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Tuesday, December 15, 2015

Make Me a Reader: What I Read in 2015

by Tonya

What's up? As this year is nearing its end, I wanted to look back at one of my goals: to read more books. I set a goal to read at least 30 books this year. Now, that number is fairly low for me - or at least it was for the old me, the me before I had kids. Nowadays, I have less time to read and I make less time to read. Also, I have a smartphone now and I read email, blogs, and articles on my phone during times when I used to read a page or two of a book. 

I decided to count physical books, kindle books, and audio books. Combining all those formats, I was able to surpass my goal! I use Audible to buy audio books and I listen to them on the Audible app. I have a Kindle and I also use a Kindle app on my phone (the books can be synched across devices so you won't lose your place if you switch between phone, kindle, tablet, or computer). And I read some good old paper books, too. I wonder how many pages I read of blogs, online articles, and emailed newsletters. Of course, before I had kids, I used to read magazines, so maybe it balances out. And how many words have I read in children's books? I bet those would add up to more than a few adult books.

In case you're curious, here is the first installment of the books I've read so far this year. I'll do another post with the rest of them.

1. Surprise Island by Gertrude Chandler Warner. This is book #2 of the Boxcar Children series and it's a fun one. I loved those books as a kid and can't wait to read them to my kids, when they get a little older, but in the meantime I liked reading this one as an adult.

2. How to be Parisian Wherever You Are by Anne Berest. Meh. This was disappointing for me. I liked parts of it, but I wanted more about style, and just more content.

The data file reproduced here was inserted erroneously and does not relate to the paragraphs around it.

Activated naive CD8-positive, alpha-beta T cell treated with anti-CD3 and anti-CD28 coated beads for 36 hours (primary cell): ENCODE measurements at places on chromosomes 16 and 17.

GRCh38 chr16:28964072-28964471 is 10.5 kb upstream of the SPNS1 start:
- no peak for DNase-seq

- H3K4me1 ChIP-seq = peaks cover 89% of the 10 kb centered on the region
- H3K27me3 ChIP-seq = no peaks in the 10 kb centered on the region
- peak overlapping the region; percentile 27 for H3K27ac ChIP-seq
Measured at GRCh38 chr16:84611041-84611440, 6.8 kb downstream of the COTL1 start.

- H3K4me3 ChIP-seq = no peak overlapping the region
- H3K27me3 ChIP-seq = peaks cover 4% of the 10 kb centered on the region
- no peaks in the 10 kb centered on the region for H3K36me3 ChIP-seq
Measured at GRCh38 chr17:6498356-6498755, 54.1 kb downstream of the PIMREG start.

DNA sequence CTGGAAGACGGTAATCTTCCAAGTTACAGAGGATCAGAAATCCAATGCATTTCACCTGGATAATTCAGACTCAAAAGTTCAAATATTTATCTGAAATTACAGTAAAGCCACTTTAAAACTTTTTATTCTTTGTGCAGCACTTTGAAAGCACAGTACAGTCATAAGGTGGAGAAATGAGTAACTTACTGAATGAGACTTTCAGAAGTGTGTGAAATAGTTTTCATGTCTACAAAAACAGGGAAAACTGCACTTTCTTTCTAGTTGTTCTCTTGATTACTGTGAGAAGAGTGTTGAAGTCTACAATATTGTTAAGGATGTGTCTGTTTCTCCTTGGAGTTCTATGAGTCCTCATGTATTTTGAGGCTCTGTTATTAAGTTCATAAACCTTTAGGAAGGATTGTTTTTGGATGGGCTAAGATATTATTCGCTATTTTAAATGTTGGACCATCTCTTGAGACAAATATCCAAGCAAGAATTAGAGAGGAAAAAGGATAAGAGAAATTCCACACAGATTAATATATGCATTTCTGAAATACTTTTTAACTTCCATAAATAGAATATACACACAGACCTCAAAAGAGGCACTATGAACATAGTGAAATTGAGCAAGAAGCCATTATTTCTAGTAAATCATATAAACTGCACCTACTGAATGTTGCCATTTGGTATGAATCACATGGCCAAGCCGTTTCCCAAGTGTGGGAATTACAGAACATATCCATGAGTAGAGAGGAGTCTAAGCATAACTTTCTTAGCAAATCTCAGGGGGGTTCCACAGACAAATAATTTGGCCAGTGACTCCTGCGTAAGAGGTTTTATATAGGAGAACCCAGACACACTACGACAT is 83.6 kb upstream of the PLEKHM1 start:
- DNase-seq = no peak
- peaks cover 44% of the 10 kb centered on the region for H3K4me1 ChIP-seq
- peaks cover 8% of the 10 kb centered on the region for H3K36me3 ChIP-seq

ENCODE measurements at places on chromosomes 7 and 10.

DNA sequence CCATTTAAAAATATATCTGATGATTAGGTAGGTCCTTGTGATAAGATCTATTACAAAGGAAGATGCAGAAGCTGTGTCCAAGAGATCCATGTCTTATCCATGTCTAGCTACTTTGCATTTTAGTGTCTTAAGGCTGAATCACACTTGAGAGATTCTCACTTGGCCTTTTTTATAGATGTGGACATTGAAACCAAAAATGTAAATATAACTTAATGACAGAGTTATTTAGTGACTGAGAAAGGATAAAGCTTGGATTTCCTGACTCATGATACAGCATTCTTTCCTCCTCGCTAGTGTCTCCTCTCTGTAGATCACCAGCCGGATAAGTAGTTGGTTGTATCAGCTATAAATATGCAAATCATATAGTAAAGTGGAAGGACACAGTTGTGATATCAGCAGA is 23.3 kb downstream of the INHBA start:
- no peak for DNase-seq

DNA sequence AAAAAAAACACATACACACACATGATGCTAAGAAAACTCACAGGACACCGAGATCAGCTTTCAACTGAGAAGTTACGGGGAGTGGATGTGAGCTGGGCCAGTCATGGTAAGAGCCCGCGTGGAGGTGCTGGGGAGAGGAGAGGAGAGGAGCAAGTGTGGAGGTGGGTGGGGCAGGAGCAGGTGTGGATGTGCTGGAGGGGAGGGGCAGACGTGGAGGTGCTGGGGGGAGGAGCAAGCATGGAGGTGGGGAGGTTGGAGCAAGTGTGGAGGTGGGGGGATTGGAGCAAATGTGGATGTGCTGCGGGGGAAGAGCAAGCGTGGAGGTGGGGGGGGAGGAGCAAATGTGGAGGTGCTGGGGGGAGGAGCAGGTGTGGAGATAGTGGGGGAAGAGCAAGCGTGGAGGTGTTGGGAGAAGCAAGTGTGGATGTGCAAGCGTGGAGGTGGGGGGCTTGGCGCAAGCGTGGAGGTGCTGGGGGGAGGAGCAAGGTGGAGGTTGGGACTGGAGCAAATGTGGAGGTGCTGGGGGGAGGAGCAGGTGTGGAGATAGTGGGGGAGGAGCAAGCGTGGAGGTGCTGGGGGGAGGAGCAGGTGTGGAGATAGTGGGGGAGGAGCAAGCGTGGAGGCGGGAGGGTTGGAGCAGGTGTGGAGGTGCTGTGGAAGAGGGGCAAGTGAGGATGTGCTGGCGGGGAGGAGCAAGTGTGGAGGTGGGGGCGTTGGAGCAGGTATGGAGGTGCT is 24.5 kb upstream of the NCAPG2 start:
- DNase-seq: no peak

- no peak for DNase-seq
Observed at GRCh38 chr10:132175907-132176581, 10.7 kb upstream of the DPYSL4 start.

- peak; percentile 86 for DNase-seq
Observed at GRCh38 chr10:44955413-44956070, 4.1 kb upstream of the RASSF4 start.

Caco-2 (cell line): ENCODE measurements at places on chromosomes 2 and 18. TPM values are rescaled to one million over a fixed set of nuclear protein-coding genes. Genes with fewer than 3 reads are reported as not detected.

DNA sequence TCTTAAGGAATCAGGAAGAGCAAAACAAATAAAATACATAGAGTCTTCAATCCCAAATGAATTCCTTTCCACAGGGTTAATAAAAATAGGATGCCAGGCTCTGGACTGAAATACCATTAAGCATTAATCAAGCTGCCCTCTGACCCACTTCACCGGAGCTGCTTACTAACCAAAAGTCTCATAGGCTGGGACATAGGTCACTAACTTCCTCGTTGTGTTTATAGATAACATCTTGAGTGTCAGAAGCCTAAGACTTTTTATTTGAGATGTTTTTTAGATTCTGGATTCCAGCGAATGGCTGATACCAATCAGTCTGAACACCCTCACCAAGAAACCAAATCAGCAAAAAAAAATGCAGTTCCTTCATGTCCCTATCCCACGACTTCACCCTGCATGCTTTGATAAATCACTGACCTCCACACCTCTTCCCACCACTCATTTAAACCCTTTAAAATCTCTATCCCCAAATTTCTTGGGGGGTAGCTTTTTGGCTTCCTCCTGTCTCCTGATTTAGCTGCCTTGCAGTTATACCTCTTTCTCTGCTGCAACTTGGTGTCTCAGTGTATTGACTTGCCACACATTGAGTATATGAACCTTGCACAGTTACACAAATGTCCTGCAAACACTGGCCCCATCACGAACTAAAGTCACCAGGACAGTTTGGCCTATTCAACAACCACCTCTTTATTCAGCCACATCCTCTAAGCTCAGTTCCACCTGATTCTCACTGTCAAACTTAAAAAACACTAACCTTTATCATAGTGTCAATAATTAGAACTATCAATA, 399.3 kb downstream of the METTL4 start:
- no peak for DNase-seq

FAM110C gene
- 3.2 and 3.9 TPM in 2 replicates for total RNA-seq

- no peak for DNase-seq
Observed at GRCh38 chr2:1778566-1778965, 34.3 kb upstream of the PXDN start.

3. When Will There Be Good News? by Kate Atkinson. I really like this author and this series about detective Jackson Brodie. The books are smart, fun and interesting.

4. Not Buying It by Judith Levine. I have read this book several times and I was just thinking about reading it again! It's filled with research and a diary from a woman who decided to take a year off from spending money. She and her partner only bought necessities for a whole year. It's fun and inspiring to read about their experiences. Think about how you would define "necessities" and imagine giving up everything else!

5. Crooked House by Agatha Christie. I love Agatha Christie, and this is a good mystery.

6. The Book of Life by Deborah Harkness. My daughter called this "the stinky book" at our house - because I borrowed it from the library and it reeked of smoke! This is the third book in a trilogy about witches, vampires, demons, and time travelers. It's also a romance. If you like that genre, you'll love these novels. 

7. The Walking Dead #18 by Robert Kirkman. This is a graphic novel series taking place in an apocalyptic world filled with zombies. But the worse threat is often the other human survivors!

8. The Walking Dead #19 by Robert Kirkman.

9. The Walking Dead #20 by Robert Kirkman.

10. The Walking Dead #21 by Robert Kirkman.

11. The Walking Dead #22 by Robert Kirkman.

12. Case Histories by Kate Atkinson. This is the first book in the Jackson Brodie series, and it's a good one, too.

13. The Paying Guests by Sarah Waters. I listened to this one as an audio book, and it wasn't quite what I expected. A once-rich mother and daughter in 1920s London have to take in borders to make ends meet. The daughter becomes too interested in the borders, and unexpected events follow. This is not a great one to listen to with little kids around. 

14. As Chimney Sweepers Come to Dust by Alan Bradley. Ah, I love this series! Flavia de Luce is a child detective and chemist, solving murders in the 1940s and 1950s, while trying to discover the secrets of her own life and history.